I signed this petition to honor Ted Kennedy, was delivered to senators:
"In honor of Ted Kennedy, name the reform bill that passed Kennedy’s health committee ‘The Kennedy Bill'. I added a minor modification -- that my husband must pick up the piles of clothing and sections of The New York Timeshe’s been strewing on the floor during our 27-year marriage.”
The passage of this bill is important to those of us who not only worry about medical insurance, but have to choose between stepping or picking up recently removed men’s clothing and assorted other discarded items or picking them up because this week, feminist author Fay Weldon, in an interview with The Daily Telegraph, advised that if a woman wants an easy life, she pick up her husband’s socks.
Each time I toss a sneaker into the closet, sock into the laundry bag and "Style" section into the recycling bin, I remind myself that my husband replaces bulbs, washes greasy pots and scours the griddle, hangs photos, rearranges the food pantry, pays our bills and manages the record-keeping, takes the car to be inspected and tops off the wiper fluid, moves furniture, handles everything electrical and digital, orders cartridges for our seltzer machine, and recovers lost data, both in my computer and brain. But you'd think someone willing to do all that - and uncomplainingly - would pick up after himself.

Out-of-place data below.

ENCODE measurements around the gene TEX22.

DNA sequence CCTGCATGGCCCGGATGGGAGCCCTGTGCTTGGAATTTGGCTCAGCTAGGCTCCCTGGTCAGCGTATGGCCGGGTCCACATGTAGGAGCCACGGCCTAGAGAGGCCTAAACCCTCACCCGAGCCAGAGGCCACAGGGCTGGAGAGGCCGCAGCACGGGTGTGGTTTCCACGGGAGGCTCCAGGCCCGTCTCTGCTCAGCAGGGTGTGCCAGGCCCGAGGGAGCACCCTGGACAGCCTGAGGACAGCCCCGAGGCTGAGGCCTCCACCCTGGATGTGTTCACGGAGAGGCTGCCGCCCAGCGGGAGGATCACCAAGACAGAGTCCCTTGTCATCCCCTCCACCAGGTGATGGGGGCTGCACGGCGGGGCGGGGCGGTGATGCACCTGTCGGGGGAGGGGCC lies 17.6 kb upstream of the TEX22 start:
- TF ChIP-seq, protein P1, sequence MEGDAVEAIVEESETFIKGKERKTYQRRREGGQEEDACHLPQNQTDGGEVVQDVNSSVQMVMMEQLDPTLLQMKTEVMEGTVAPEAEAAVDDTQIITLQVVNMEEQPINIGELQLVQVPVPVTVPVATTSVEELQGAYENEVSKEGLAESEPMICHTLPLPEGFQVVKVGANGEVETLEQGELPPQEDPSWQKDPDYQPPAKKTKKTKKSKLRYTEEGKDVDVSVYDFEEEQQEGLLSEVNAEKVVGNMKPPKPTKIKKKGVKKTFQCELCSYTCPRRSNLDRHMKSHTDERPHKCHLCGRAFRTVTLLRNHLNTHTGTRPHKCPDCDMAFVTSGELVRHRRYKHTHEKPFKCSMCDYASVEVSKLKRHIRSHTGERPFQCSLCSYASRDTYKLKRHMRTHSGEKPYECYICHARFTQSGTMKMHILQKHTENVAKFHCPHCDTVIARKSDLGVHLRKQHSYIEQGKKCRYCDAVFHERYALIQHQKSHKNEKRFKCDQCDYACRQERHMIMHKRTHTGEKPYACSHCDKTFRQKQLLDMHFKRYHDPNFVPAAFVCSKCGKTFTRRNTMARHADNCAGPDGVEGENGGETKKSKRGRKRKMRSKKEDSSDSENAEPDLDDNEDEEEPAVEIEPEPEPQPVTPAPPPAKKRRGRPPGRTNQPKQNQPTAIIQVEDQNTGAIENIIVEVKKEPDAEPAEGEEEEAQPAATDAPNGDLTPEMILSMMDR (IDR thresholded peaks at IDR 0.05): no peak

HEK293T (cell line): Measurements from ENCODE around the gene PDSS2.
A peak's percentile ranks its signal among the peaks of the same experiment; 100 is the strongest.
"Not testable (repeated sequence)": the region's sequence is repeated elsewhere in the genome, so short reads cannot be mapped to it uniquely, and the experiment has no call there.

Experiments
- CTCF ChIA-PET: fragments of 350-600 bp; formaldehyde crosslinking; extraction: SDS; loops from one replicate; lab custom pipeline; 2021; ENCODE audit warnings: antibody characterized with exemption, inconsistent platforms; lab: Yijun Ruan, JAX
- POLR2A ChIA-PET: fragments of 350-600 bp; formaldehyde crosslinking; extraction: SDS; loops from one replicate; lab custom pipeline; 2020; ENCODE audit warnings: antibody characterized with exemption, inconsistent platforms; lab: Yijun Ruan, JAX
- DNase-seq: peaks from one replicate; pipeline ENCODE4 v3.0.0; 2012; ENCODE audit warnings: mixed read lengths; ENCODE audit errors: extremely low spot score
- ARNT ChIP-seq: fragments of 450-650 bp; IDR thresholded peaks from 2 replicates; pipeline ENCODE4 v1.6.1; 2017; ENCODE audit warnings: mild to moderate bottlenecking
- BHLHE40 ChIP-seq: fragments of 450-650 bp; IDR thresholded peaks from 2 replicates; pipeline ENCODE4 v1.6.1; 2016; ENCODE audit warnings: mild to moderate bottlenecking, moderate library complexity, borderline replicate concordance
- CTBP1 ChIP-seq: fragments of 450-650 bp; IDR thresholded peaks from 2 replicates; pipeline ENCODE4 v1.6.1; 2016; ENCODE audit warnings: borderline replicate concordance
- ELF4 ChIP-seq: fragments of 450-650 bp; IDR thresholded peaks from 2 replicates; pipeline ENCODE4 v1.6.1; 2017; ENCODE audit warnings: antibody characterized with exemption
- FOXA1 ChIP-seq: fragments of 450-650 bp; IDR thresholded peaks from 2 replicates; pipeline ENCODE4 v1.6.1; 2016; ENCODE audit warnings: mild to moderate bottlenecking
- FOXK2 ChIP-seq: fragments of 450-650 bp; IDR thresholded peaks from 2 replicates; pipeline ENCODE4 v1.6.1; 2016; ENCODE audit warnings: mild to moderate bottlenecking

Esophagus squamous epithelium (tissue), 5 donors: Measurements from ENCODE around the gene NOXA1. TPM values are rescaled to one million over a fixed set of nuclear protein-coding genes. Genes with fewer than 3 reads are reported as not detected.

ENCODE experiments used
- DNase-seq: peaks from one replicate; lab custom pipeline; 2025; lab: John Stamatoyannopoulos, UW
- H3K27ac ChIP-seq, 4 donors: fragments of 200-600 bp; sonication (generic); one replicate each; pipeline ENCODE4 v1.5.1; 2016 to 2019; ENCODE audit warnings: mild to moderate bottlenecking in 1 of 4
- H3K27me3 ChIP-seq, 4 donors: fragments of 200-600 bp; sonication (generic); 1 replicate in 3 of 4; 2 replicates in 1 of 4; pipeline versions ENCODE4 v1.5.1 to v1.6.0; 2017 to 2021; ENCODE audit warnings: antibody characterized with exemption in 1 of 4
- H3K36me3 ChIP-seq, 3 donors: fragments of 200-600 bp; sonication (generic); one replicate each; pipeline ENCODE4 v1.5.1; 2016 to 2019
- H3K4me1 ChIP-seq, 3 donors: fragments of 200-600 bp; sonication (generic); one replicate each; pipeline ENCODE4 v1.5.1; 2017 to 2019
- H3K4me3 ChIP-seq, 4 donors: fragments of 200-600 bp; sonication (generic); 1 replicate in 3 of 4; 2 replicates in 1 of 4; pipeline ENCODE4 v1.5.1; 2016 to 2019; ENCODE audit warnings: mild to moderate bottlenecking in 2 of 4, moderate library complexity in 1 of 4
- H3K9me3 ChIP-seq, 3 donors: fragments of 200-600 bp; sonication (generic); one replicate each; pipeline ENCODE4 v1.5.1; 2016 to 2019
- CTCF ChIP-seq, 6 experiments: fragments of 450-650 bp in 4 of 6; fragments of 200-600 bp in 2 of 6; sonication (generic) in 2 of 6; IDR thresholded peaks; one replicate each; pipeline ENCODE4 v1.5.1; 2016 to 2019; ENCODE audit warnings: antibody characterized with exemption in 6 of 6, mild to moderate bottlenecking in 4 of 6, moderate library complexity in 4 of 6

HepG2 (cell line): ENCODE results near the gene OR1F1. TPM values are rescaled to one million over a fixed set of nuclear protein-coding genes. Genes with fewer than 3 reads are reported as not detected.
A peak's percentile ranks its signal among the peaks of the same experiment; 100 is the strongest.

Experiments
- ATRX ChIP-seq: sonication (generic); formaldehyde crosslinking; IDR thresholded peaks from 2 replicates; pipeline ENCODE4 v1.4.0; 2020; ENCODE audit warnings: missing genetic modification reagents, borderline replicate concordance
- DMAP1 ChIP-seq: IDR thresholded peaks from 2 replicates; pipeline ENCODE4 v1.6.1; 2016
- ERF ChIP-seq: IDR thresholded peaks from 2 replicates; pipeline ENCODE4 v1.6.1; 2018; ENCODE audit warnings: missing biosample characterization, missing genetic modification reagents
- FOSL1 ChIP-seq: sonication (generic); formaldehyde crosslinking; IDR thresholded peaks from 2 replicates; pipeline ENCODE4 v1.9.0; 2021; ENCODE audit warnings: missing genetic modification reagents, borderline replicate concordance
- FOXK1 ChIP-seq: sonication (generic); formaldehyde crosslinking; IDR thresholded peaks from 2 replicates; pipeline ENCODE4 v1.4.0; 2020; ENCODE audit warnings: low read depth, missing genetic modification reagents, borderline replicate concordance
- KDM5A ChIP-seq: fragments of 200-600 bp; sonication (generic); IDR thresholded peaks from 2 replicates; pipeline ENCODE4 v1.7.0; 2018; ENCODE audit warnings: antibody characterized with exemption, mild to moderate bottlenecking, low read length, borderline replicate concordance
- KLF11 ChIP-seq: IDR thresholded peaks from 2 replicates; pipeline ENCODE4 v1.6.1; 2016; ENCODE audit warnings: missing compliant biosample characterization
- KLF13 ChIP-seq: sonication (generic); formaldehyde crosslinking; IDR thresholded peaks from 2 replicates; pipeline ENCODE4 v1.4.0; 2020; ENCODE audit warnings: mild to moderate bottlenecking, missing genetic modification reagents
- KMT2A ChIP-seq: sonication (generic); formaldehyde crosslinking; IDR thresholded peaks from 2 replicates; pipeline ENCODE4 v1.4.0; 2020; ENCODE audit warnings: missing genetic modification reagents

Without support from Congress, I'm left with no recourse other than to lock him up in our apartment and hold him hostage until he sympathizes with his captor in what’s called the Stockholm syndrome, when he will become dependent on me for survival and feel guilty enough to put things away. But what happens if our car runs out of windshielf fluid?
Let this be added to Teddy Kennedy's legacy.